Table football tables, Copacabana, Lake Titicaca, Bolivia

Table football tables, Copacabana, Lake Titicaca, Bolivia

Copacabana Beach in the late afternoon, Lake Titicaca, Bolivia

Copacabana Beach in the late afternoon, Lake Titicaca, Bolivia

Jetty on Cobacabana Beach at dusk, Copacabana, Lake Titicaca, Bolivia

Jetty on Cobacabana Beach at dusk, Copacabana, Lake Titicaca, Bolivia

Lone boat in water, Copacabana, Lake Titicaca, Bolivia

Lone boat in water, Copacabana, Lake Titicaca, Bolivia

View from Cerro Calvario of Copacabana at dusk, Copacabana, Lake Titicaca, Bolivia

View from Cerro Calvario of Copacabana at dusk, Copacabana, Lake Titicaca, Bolivia

View from Cerro Calvario of Copacabana at dusk, Copacabana, Lake Titicaca, Bolivia

View from Cerro Calvario of Copacabana at dusk, Copacabana, Lake Titicaca, Bolivia

Ko Samui, Thailand

From Bangkok I made the misguided decision to travel to the Island of Ko Samui with Air Asia, this involved an arduous coach and ferry journey because the flight only takes you south, landing on the mainland in Surat Thani … Continue reading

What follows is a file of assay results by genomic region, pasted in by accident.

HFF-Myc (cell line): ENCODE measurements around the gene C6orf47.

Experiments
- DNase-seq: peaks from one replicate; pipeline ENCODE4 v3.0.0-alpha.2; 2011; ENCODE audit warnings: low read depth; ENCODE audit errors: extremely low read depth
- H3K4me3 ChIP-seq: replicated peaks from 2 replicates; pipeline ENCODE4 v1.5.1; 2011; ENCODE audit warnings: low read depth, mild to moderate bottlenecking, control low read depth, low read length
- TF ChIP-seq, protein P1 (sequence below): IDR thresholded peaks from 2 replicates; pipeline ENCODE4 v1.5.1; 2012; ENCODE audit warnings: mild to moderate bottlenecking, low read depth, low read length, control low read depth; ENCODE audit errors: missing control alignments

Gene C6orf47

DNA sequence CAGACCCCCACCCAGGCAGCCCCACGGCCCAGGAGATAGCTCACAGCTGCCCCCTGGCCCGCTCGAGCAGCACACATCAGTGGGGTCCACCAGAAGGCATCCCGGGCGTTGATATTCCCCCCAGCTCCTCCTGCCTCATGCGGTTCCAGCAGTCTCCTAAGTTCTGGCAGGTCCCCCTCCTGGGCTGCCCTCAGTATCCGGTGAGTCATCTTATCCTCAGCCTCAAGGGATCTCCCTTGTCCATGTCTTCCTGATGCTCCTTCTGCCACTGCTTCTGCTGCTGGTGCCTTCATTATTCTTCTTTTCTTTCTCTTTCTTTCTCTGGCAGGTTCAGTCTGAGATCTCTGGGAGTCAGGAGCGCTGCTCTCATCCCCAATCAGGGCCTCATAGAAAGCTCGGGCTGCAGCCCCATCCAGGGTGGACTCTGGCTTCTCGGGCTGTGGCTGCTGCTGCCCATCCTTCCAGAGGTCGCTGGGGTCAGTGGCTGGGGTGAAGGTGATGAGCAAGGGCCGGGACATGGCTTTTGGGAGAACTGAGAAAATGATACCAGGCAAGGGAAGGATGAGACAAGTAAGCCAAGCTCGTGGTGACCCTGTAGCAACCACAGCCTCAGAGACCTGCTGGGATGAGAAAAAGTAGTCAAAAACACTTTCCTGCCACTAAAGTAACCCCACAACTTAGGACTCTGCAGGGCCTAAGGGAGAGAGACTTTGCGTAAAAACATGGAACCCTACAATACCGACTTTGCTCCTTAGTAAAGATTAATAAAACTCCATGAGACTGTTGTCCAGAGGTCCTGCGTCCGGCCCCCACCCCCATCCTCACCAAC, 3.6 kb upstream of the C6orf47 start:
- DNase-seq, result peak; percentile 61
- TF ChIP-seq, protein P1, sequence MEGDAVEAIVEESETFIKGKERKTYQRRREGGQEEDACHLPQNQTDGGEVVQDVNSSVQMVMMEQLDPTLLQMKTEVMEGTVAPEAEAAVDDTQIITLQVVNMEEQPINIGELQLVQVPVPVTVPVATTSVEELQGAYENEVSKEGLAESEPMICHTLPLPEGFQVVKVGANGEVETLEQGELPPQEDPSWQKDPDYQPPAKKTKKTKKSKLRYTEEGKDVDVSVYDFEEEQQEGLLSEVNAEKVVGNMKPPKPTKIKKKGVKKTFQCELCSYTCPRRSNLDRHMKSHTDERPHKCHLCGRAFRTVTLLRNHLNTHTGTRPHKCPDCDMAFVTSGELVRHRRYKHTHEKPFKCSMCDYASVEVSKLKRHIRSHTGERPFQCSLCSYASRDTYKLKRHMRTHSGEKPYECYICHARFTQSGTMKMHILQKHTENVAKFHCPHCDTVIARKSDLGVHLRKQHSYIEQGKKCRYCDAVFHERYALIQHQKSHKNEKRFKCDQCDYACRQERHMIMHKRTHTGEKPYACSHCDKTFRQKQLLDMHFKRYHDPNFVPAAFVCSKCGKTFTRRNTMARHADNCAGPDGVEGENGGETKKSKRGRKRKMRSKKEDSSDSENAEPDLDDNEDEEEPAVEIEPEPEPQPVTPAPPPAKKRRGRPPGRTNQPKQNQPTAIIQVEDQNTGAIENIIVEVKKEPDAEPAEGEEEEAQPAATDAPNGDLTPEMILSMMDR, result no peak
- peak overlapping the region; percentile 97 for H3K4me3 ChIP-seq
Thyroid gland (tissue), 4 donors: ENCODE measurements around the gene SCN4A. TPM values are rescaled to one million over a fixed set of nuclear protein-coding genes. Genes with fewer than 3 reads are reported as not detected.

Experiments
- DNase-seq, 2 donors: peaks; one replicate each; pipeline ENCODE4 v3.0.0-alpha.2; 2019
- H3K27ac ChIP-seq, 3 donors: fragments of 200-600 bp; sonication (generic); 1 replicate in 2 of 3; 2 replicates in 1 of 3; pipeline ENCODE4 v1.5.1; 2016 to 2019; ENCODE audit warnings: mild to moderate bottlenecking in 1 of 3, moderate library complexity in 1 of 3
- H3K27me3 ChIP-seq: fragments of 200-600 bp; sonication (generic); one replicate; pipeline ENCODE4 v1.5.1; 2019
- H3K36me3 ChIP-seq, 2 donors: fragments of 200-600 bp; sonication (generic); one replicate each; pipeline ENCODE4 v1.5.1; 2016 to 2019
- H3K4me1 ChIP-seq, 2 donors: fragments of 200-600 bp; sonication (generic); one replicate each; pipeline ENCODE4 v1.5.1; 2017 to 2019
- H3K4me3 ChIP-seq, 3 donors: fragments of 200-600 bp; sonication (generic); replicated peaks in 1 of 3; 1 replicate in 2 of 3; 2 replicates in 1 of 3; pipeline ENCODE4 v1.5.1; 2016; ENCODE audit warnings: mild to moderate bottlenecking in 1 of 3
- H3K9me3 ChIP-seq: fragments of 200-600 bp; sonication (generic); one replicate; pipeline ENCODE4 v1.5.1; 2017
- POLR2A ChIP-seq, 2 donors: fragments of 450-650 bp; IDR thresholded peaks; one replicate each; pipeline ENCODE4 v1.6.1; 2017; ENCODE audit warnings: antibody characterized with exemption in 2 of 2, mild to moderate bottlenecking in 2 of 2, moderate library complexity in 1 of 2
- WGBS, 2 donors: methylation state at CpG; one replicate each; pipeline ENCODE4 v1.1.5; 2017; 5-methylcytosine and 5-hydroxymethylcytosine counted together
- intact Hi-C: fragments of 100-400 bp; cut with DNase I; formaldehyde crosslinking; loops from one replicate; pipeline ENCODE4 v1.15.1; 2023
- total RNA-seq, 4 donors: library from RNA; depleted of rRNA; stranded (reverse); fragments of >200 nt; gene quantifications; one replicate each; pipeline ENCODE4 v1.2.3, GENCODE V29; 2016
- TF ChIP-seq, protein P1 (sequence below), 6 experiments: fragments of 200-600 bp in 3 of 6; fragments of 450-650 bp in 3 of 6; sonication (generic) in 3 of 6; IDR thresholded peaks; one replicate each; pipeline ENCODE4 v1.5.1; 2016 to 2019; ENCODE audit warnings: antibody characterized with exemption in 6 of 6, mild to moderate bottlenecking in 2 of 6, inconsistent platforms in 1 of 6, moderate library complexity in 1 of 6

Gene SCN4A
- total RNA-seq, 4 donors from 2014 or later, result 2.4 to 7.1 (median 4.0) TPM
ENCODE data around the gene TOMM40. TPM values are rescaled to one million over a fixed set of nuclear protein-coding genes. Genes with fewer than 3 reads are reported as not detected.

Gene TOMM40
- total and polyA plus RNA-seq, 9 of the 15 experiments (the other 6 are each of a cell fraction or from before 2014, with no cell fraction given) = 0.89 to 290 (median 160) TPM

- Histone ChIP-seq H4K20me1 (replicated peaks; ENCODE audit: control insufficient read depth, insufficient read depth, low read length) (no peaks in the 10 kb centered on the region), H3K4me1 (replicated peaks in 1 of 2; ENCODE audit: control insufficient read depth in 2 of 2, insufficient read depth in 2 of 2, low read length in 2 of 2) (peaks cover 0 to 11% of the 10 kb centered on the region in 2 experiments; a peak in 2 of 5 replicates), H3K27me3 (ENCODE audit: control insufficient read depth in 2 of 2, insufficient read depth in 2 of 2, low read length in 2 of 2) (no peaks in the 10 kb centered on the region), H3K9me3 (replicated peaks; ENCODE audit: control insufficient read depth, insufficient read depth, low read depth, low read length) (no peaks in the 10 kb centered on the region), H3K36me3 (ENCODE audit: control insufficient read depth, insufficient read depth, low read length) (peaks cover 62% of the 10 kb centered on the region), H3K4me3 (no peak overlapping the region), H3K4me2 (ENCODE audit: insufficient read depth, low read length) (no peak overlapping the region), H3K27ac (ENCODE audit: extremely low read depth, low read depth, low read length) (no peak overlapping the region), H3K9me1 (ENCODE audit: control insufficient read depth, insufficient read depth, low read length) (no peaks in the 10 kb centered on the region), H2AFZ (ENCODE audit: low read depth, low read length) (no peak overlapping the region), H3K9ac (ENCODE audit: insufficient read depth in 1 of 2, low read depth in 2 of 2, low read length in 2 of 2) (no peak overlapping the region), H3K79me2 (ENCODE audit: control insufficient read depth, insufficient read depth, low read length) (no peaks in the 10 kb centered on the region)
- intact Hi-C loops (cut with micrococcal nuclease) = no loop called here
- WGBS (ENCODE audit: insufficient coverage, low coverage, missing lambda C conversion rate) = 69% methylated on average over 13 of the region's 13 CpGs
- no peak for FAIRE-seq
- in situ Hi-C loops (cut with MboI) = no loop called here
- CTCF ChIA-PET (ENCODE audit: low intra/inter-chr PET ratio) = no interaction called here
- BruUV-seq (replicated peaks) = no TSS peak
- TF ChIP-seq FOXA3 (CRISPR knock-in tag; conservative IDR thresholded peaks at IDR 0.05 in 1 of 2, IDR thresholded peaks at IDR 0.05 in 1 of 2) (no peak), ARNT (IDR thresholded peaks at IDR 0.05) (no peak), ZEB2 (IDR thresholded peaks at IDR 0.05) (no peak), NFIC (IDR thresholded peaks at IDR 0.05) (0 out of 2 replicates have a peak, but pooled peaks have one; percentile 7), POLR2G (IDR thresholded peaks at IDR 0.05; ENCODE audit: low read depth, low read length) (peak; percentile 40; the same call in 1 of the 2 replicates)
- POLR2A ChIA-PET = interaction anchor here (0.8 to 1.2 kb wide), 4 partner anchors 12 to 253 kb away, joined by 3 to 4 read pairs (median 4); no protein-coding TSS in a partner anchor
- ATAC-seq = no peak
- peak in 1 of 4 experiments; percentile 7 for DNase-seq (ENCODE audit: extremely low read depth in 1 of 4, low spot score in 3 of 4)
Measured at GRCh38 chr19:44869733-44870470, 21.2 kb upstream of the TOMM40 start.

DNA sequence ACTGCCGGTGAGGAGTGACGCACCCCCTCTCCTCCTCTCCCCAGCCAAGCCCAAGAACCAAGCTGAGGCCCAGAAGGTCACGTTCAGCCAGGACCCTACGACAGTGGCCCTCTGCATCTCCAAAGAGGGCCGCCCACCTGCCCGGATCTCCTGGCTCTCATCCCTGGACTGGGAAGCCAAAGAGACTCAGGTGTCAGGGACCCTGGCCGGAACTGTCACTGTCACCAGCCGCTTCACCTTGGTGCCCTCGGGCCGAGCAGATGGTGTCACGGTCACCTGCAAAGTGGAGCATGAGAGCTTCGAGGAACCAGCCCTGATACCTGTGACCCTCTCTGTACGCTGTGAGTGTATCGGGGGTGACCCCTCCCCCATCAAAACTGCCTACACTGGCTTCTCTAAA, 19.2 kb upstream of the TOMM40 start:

A few days on the Cornish Coast

Last December I took a friend down to see the rugged beauty of the Cornish coast. As well the chance to show an American this stunning part of the world it was also an opportunity to see how my new … Continue reading

Kimmeridge Dusk

Kimmeridge, Dorset, England

Kimmeridge, Dorset, England

5 Secs at F20, iso100, 40mm on a 24-70 Nikon

Sunset at Kimmeridge in the winter months is a popular spot for Dorset’s booming populace of landscape photographers. I shot it many times when I was still based in the county but I’d never got anything of this view looking west up the coast I was satisified with.

Some free time in my hometown earlier this year gave me the opportunity to achieve the shot I’d always wanted, the weather was looking changeable – always worth heading out on these klind of days. Being a weekday and an early sunset meant I wouldn’t be battling for tripod space with hordes of other photographers, just a few surfers returning from the water for company. I set up further back from the shore than I’d usually be because I wanted to work a longer focal length and bring the distant horizon and cliffs into the frame. (Also meant the camera didn’t get its usual salt wash!), filters – easy – we’re going with a Neutral Density Graduated Lee 0.9 to hold back the sky and an 6 Stop ND to give the long exposure blurring the water. Got this frame just before the sun came under the cloud and got too strong to handle.

5 Secs at F20, iso100, 52mm on a 24-70 Nikon